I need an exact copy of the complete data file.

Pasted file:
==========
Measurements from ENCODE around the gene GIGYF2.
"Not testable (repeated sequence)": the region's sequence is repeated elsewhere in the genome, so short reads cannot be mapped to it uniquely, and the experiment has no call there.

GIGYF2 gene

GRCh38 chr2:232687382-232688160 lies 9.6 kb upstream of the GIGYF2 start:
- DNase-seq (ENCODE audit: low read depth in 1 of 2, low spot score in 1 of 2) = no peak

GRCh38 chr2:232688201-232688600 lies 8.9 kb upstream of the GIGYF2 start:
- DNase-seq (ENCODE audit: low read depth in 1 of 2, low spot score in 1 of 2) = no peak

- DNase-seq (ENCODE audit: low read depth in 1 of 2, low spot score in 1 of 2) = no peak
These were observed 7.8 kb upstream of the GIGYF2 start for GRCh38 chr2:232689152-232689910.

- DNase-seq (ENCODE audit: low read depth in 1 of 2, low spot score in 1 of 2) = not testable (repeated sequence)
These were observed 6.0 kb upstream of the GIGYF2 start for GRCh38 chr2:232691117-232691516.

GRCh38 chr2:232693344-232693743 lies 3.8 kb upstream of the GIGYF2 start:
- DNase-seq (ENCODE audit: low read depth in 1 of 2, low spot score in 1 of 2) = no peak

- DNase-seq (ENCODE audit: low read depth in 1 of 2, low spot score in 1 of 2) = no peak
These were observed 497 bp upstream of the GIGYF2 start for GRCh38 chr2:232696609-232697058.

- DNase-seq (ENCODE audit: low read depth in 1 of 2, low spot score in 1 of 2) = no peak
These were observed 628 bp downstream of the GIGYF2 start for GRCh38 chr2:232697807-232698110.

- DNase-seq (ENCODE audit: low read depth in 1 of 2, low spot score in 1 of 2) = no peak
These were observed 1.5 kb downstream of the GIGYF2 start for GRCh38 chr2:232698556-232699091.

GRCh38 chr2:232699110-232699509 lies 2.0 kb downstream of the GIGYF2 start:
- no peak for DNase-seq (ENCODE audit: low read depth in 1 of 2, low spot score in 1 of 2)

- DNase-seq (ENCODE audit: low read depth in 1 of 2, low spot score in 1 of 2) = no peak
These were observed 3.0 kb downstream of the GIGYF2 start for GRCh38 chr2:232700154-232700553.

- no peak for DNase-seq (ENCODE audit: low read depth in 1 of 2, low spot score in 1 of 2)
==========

Measurements from ENCODE around the gene GIGYF2.
"Not testable (repeated sequence)": the region's sequence is repeated elsewhere in the genome, so short reads cannot be mapped to it uniquely, and the experiment has no call there.

GIGYF2 gene

GRCh38 chr2:232687382-232688160 lies 9.6 kb upstream of the GIGYF2 start:
- DNase-seq (ENCODE audit: low read depth in 1 of 2, low spot score in 1 of 2) = no peak

GRCh38 chr2:232688201-232688600 lies 8.9 kb upstream of the GIGYF2 start:
- DNase-seq (ENCODE audit: low read depth in 1 of 2, low spot score in 1 of 2) = no peak

- DNase-seq (ENCODE audit: low read depth in 1 of 2, low spot score in 1 of 2) = no peak
These were observed 7.8 kb upstream of the GIGYF2 start for GRCh38 chr2:232689152-232689910.

- DNase-seq (ENCODE audit: low read depth in 1 of 2, low spot score in 1 of 2) = not testable (repeated sequence)
These were observed 6.0 kb upstream of the GIGYF2 start for GRCh38 chr2:232691117-232691516.

GRCh38 chr2:232693344-232693743 lies 3.8 kb upstream of the GIGYF2 start:
- DNase-seq (ENCODE audit: low read depth in 1 of 2, low spot score in 1 of 2) = no peak

- DNase-seq (ENCODE audit: low read depth in 1 of 2, low spot score in 1 of 2) = no peak
These were observed 497 bp upstream of the GIGYF2 start for GRCh38 chr2:232696609-232697058.

- DNase-seq (ENCODE audit: low read depth in 1 of 2, low spot score in 1 of 2) = no peak
These were observed 628 bp downstream of the GIGYF2 start for GRCh38 chr2:232697807-232698110.

- DNase-seq (ENCODE audit: low read depth in 1 of 2, low spot score in 1 of 2) = no peak
These were observed 1.5 kb downstream of the GIGYF2 start for GRCh38 chr2:232698556-232699091.

GRCh38 chr2:232699110-232699509 lies 2.0 kb downstream of the GIGYF2 start:
- no peak for DNase-seq (ENCODE audit: low read depth in 1 of 2, low spot score in 1 of 2)

- DNase-seq (ENCODE audit: low read depth in 1 of 2, low spot score in 1 of 2) = no peak
These were observed 3.0 kb downstream of the GIGYF2 start for GRCh38 chr2:232700154-232700553.

- no peak for DNase-seq (ENCODE audit: low read depth in 1 of 2, low spot score in 1 of 2)